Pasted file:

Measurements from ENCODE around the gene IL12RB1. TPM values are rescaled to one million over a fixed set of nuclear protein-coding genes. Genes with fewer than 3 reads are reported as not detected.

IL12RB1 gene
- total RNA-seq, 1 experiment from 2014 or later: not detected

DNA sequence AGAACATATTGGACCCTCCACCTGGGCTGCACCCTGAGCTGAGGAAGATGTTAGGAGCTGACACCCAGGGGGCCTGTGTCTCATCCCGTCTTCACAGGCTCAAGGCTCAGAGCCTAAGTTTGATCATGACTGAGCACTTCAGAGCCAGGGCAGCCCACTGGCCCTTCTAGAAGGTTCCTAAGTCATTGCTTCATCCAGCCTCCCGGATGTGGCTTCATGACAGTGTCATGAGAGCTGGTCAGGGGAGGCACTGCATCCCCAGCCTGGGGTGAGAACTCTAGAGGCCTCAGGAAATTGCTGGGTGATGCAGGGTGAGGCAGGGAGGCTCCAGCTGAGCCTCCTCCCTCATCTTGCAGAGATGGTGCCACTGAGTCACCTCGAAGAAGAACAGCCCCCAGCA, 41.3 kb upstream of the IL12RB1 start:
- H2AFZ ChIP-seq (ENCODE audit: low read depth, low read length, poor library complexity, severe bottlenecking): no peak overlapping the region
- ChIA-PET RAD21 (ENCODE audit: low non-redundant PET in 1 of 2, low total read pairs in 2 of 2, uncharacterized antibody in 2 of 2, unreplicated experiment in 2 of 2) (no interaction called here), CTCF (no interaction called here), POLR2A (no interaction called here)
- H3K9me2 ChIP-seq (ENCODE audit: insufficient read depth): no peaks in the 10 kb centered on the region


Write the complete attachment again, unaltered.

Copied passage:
Measurements from ENCODE around the gene IL12RB1. TPM values are rescaled to one million over a fixed set of nuclear protein-coding genes. Genes with fewer than 3 reads are reported as not detected.

IL12RB1 gene
- total RNA-seq, 1 experiment from 2014 or later: not detected

DNA sequence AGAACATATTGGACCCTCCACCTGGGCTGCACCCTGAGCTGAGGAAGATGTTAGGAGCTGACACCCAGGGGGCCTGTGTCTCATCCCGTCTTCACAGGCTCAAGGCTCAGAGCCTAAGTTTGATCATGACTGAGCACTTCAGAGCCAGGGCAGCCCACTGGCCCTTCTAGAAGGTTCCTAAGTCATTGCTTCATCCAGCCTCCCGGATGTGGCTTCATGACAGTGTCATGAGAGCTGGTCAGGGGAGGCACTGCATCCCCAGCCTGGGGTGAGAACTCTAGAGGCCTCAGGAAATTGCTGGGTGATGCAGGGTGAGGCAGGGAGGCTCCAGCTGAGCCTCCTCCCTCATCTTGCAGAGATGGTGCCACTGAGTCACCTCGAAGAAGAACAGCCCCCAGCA, 41.3 kb upstream of the IL12RB1 start:
- H2AFZ ChIP-seq (ENCODE audit: low read depth, low read length, poor library complexity, severe bottlenecking): no peak overlapping the region
- ChIA-PET RAD21 (ENCODE audit: low non-redundant PET in 1 of 2, low total read pairs in 2 of 2, uncharacterized antibody in 2 of 2, unreplicated experiment in 2 of 2) (no interaction called here), CTCF (no interaction called here), POLR2A (no interaction called here)
- H3K9me2 ChIP-seq (ENCODE audit: insufficient read depth): no peaks in the 10 kb centered on the region